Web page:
Way too much Christian allegory to make this version of the tale extremely old. Let us not forget that Grendel's mother is the offspring of an angel and a woman--this is hardly the sort of thing that would have cropped up in pre-christian Geatland.

So that leaves us with the the oral formulaic stuff upon which the mss in the Cotton library was based. And, well, the Anglo-Saxon riddles are likely way way older.

I'll bet Chrispher Tolkien is beside himself ... (2, Interesting)

JoeGee (85189) | more than 11 years ago | (#4979701)

Sometimes I think he'd dig up his father's bones, wire them up on puppet strings, and tour them around the world if it could make him more money. Unlike the posthumous "Lost Tales" this find is by a creditable third party, attributable in its entirety to Daddy T, and the royalties shall no doubt flow as thick as orc blood at Helm's Deep. Christopher dreams happy dreams tonight.

Isn't That Inefficient? (3, Funny)

Myriad (89793) | more than 11 years ago | (#4979710)

Hmmm, I was under the impression that a Tolkein Ring based Beowulf custer wasn't the most efficient way of doing this...

(duck) :)

For all who were forced... (1)

xaxat (309420) | more than 11 years ago | (#4979714)

to read a bad translation of any epic poem in High School, I highly reommend giving it another try. Tolkein translation or not. Seamus Heany's translation of Beowulf is a great read and more than "just another translation". Other new translations of epic poems that I would recommend.The Iliad and Odyssey by Robert Fagles and Dante's Inferno by Pinsky. None of them are easy reads, but all are really rewarding.

Tolkein...lost? (1)

stmintz (546304) | more than 11 years ago | (#4979739)

How does one lose something like this? Maybe it wasn't the most exciting thing at the time but someone must have had an interest in it.

Old Engrish! (1)

Kipper the Llama (454021) | more than 11 years ago | (#4979783)

The epic will then be translated into Old Engrish in anticipation of the anime version.

"Nothing can claim kinship rights to change for man of thought right!"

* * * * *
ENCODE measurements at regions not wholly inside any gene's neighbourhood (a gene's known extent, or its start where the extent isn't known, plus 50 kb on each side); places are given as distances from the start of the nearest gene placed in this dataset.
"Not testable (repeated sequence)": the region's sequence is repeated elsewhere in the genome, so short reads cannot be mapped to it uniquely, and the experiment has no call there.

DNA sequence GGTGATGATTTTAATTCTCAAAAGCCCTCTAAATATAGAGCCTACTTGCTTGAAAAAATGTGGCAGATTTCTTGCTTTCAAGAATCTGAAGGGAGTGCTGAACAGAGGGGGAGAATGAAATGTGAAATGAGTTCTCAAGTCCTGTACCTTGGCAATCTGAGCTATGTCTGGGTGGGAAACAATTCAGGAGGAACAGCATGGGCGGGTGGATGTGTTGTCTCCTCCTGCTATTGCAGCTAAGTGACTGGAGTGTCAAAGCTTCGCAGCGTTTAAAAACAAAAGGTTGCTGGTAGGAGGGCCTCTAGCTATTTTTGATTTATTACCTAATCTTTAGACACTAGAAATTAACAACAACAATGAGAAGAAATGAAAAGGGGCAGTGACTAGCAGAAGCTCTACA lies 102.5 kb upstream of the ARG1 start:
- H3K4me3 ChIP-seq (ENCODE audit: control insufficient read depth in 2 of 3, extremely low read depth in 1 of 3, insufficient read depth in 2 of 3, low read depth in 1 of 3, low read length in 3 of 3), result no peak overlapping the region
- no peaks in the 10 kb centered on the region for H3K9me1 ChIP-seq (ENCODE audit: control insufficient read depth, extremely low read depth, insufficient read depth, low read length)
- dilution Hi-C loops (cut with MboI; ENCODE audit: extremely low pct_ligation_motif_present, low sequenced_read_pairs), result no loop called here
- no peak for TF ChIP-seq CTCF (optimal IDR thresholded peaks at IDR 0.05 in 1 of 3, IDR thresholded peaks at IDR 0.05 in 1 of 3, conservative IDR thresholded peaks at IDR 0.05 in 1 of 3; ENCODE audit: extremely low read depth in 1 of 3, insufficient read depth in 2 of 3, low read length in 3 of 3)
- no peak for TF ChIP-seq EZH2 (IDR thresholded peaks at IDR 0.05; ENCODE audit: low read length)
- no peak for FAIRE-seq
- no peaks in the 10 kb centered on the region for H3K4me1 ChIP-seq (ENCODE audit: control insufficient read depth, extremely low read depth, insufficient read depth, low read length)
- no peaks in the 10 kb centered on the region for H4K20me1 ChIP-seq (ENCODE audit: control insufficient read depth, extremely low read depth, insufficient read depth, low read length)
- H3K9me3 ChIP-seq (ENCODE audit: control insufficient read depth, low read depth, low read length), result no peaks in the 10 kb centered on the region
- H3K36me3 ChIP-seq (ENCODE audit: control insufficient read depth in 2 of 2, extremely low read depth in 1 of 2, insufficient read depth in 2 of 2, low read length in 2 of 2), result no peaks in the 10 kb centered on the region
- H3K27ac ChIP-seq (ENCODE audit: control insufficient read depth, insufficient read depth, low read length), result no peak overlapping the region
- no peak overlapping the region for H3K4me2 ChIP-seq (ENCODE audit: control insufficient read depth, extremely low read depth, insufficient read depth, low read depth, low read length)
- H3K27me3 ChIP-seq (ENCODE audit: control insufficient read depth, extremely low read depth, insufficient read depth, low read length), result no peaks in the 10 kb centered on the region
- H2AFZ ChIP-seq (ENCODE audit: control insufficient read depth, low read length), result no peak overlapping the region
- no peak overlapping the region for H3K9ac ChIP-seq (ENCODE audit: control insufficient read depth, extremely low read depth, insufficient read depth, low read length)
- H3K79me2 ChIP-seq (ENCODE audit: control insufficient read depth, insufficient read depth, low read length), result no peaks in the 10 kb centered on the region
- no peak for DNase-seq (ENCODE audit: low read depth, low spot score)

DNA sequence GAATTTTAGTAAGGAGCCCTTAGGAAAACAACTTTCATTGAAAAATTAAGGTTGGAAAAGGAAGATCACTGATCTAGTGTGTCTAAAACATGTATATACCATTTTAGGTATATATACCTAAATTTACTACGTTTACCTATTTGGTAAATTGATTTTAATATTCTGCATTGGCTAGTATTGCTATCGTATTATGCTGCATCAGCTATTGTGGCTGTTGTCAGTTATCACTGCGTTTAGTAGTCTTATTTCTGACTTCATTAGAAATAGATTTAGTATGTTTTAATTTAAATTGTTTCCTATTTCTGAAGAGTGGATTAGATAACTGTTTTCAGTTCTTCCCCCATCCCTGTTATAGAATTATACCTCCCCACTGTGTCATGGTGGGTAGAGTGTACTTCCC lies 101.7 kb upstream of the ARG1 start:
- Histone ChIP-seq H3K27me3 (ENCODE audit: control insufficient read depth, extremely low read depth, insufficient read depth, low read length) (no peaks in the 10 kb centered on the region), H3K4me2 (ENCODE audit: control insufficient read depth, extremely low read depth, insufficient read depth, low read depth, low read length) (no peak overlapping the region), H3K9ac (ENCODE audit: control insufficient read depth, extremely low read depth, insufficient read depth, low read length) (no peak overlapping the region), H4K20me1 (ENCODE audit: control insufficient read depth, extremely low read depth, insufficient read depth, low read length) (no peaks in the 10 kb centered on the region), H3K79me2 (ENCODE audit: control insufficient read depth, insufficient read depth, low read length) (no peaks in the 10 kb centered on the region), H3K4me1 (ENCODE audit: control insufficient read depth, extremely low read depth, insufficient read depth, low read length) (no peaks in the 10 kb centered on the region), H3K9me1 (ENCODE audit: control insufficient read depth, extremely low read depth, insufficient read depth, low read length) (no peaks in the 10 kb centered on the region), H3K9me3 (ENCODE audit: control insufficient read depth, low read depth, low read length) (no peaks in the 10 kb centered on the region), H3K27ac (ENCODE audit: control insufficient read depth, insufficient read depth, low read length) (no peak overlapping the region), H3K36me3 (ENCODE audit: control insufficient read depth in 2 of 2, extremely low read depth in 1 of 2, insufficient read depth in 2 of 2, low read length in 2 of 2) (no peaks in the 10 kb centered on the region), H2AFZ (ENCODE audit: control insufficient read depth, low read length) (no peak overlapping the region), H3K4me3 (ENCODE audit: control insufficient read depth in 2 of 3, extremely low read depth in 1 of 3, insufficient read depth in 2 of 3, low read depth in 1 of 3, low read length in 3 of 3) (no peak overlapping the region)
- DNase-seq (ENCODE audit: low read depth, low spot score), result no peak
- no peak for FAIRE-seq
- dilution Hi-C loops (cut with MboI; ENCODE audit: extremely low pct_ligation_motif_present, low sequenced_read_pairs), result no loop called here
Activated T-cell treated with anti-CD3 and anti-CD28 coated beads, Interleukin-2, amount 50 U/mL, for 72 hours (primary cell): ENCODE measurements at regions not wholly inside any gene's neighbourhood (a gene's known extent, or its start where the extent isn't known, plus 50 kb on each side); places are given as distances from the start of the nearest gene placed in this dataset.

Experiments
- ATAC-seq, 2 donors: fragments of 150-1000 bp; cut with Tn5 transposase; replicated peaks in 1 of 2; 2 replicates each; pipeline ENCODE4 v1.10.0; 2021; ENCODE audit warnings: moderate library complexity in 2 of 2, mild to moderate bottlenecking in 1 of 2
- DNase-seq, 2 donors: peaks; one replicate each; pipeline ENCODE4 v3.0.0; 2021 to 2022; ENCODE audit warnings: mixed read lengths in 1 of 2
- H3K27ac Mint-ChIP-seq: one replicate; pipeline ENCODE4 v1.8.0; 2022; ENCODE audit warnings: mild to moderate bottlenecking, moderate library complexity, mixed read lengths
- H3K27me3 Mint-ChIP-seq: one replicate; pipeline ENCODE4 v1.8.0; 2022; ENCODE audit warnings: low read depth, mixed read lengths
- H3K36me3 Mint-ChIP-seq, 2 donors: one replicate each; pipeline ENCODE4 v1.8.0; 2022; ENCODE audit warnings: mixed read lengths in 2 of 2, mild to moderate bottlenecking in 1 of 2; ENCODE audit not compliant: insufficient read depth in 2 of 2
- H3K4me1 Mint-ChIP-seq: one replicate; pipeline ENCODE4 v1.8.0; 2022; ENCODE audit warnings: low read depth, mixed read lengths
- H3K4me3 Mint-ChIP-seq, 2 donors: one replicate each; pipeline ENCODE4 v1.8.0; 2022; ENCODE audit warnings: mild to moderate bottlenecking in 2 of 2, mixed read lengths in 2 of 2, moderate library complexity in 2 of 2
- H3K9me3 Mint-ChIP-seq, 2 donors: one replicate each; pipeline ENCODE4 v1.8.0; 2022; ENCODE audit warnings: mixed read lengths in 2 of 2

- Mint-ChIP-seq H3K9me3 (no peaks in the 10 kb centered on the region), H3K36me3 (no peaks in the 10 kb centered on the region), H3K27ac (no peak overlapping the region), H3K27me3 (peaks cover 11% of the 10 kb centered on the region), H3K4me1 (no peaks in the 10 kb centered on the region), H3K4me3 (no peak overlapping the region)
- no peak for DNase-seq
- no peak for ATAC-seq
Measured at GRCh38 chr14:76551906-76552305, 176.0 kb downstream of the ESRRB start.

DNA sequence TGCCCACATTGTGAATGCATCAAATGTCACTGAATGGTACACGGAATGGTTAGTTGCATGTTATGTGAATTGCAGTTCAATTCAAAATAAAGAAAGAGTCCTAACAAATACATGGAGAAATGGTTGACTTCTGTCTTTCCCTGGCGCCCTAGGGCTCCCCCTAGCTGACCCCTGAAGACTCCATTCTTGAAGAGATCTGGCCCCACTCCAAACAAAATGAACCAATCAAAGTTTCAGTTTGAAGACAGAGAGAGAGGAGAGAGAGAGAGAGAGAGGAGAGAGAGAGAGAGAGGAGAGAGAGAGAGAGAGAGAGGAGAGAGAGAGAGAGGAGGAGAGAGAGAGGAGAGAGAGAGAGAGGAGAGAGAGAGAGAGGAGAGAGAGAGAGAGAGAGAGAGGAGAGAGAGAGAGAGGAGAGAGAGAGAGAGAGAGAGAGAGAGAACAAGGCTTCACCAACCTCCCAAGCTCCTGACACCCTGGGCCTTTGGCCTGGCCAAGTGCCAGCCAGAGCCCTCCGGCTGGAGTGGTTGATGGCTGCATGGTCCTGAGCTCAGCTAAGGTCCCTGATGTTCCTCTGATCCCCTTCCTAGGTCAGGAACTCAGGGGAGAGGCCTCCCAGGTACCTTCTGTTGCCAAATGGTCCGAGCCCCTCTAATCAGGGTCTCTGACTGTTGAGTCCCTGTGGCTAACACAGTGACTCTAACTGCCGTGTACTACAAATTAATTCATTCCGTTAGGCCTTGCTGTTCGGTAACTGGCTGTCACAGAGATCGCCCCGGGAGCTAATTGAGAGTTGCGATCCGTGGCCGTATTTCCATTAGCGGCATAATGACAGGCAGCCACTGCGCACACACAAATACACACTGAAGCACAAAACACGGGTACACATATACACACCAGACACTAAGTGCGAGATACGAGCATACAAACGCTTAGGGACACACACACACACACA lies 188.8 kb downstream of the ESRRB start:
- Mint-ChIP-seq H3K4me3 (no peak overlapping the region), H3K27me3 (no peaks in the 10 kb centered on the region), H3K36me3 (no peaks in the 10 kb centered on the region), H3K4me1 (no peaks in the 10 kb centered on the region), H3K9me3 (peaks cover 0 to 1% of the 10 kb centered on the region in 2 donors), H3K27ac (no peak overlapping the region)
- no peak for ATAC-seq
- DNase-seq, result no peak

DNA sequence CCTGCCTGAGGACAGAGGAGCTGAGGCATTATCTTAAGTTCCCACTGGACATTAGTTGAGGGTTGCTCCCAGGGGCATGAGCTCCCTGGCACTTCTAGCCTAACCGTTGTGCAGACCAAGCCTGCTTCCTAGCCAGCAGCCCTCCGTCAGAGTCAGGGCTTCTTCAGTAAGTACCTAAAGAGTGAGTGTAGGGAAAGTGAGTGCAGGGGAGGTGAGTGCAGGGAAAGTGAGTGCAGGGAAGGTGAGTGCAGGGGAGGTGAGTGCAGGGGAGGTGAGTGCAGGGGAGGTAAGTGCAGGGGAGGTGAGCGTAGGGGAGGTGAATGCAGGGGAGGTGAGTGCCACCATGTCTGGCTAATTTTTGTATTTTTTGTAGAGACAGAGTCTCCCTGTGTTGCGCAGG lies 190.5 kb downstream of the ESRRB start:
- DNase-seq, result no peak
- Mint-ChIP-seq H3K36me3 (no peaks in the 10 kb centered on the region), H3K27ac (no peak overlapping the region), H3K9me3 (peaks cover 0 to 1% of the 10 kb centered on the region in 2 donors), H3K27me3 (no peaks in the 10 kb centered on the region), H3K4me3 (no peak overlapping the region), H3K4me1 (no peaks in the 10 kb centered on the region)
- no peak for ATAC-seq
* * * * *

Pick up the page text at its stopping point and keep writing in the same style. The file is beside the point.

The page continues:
Inevitable (2)

limekiller4 (451497) | more than 11 years ago | (#4979784)

Image a beowulf of these connected by Tolkien-ring with DRM and I'm not going to buy one until it supports the Ogg Vorbis format and ...oh, I'll just STFU now...

Seamus Heaney (3, Interesting)

bgfay (5362) | more than 11 years ago | (#4979786)

If anyone is interested in reading _Beowulf_, they should get the Seamus Heaney translation. It's difficult to imagine anything better than this. I read the story in high school and again in both college and graduate school but it wasn't until I read the Heaney translation that I understood what all the fuss was about. It's an incredible book and it seems to have taken the ear of a poet to get the translation right.

And if you get a chance to hear someone who can read the original, go to it. Just gorgeous stuff even if it's pretty tough to follow.

Brin Takes Grendel's Side (3, Funny)

Baldrson (78598) | more than 11 years ago | (#4979809)

I can hardly wait to see the Salon article by Hugo Award Winner David Brin(TM) telling us how Grendel [bulfinch.org] is the good guy saving the dainty little things of civilization from barbaric heathens like Beowulf.

tolkien inspirations (5, Insightful)

trance9 (10504) | more than 11 years ago | (#4979824)


First and foremost I think that Tokien was inspired by the war he fought in, WW1: Huge battles and complex alliances between murky powers in which little English folk from the countryside get caught up, don't fully understand, and yet trust that somehow they are acting for the better--meanwhile massive slaughter, marshes full of dead people, and so on.

On the literary side, though, he does seem to have borrowed from all sorts of great legends. I'm sure Beowulf must be one, as the LOTR, etc., are quests. Tolkien clearly believes (in his stories anyway) in caste society: dividing people up into noble classes, low classes, and so on--the line of kings figures prominently in his work.